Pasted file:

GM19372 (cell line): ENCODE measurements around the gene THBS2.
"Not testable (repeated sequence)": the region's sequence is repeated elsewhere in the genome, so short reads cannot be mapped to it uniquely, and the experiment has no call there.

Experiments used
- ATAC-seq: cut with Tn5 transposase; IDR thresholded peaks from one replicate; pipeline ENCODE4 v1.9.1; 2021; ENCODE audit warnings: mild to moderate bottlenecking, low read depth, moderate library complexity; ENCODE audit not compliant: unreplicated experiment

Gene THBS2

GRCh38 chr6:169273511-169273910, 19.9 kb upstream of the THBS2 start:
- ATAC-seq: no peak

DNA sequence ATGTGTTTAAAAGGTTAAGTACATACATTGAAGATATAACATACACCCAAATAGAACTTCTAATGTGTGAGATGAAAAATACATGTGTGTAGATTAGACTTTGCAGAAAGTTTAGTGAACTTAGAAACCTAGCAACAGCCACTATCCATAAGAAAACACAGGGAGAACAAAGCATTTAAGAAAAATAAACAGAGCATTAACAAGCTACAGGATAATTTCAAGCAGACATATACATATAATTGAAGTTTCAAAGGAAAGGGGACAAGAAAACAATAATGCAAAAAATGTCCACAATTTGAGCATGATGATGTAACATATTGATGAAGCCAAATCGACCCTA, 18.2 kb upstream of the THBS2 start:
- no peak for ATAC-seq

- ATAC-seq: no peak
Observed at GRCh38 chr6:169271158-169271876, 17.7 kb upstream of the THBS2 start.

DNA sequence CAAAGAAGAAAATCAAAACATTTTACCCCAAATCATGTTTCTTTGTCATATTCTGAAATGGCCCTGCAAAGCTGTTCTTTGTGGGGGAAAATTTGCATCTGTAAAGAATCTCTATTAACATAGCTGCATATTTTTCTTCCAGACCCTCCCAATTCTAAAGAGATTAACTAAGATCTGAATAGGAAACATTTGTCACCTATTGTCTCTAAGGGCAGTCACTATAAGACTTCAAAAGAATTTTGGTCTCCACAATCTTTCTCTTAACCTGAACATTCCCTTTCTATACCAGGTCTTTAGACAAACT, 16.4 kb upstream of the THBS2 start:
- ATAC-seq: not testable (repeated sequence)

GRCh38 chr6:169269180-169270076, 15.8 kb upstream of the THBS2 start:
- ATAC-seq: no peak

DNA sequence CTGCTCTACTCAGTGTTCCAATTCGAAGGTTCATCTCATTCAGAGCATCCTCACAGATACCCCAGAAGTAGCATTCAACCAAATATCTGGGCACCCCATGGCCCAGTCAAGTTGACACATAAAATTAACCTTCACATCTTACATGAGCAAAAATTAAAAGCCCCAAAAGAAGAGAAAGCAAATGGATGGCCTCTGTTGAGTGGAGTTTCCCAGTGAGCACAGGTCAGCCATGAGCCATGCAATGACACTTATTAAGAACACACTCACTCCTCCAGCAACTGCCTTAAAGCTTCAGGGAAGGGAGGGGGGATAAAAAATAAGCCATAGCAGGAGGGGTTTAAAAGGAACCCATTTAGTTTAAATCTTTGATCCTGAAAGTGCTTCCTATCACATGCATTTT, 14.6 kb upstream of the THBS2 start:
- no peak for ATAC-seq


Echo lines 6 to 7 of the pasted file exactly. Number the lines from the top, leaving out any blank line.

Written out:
GRCh38 chr6:169273511-169273910, 19.9 kb upstream of the THBS2 start:
- ATAC-seq: no peak